This study addresses how teacher candidates committed to a social-justice-oriented urban teacher residency programme articulate and reflect why they want to be teachers in high-need public schools and what they expect from teaching so as to ascertain what they expect to do.
The participants of this study included 77 graduates who participated in four cohorts of an urban teacher residency programme from 2010 through 2014.
Employing a qualitative case study design, the authors analysed 77 sets of admissions essays, which were completed as part of the residency application process.
Building on their analysis of candidates’ admissions essays through inductive coding, the authors find that candidates’ reflections on why they want to be teachers in high-need public schools and what they expect to do, stem from their beliefs in their role as a teacher and their beliefs about the role of education.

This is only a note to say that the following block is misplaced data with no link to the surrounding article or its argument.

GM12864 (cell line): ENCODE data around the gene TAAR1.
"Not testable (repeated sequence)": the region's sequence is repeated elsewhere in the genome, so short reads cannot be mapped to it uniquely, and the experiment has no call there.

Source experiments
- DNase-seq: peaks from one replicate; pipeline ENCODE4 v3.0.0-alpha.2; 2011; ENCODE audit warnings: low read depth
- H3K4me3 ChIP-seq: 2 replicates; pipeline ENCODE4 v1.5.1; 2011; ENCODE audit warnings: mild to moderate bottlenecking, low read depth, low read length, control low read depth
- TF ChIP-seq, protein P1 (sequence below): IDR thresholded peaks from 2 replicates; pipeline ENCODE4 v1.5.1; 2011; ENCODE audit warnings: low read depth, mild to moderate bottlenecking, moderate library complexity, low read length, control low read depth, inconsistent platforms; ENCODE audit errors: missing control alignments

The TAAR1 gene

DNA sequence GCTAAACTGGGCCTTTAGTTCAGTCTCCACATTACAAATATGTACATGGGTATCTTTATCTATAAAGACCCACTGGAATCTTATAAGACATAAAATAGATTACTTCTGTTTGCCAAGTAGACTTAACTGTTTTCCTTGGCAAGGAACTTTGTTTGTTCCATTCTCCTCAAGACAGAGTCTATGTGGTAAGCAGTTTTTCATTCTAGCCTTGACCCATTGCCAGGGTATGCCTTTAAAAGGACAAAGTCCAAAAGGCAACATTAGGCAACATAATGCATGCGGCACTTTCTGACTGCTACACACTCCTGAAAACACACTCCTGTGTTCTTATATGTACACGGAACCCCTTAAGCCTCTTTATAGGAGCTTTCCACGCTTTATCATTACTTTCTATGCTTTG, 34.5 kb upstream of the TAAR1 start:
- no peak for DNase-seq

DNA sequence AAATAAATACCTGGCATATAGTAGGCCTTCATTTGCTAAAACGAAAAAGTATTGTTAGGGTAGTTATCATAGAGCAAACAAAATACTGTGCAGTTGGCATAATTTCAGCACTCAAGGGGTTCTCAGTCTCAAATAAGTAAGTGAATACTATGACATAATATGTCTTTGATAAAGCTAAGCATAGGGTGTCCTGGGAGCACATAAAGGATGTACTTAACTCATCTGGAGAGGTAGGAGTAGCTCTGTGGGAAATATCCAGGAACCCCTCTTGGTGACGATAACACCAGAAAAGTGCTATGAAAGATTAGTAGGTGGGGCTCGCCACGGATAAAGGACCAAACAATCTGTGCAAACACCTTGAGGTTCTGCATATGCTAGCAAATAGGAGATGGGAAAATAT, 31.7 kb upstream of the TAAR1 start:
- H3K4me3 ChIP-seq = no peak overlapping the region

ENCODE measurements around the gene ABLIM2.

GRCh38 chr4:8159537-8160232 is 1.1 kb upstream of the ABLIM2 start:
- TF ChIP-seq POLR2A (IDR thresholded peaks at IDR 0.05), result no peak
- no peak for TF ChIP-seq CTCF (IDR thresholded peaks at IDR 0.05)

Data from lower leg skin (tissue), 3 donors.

Such reflections are grounded in beliefs of teacher activism, pupil activism, and advocacy for pupils who have been marginalised due to systemic inequalities.
The study illuminates committed teachers’ reasons for entering the teaching profession so as to inform better recruitment strategies, and has implications for how initial teacher education (ITE) programmes could specifically improve their professional preparation and practices to recruit and retain qualified teachers who intend to stay.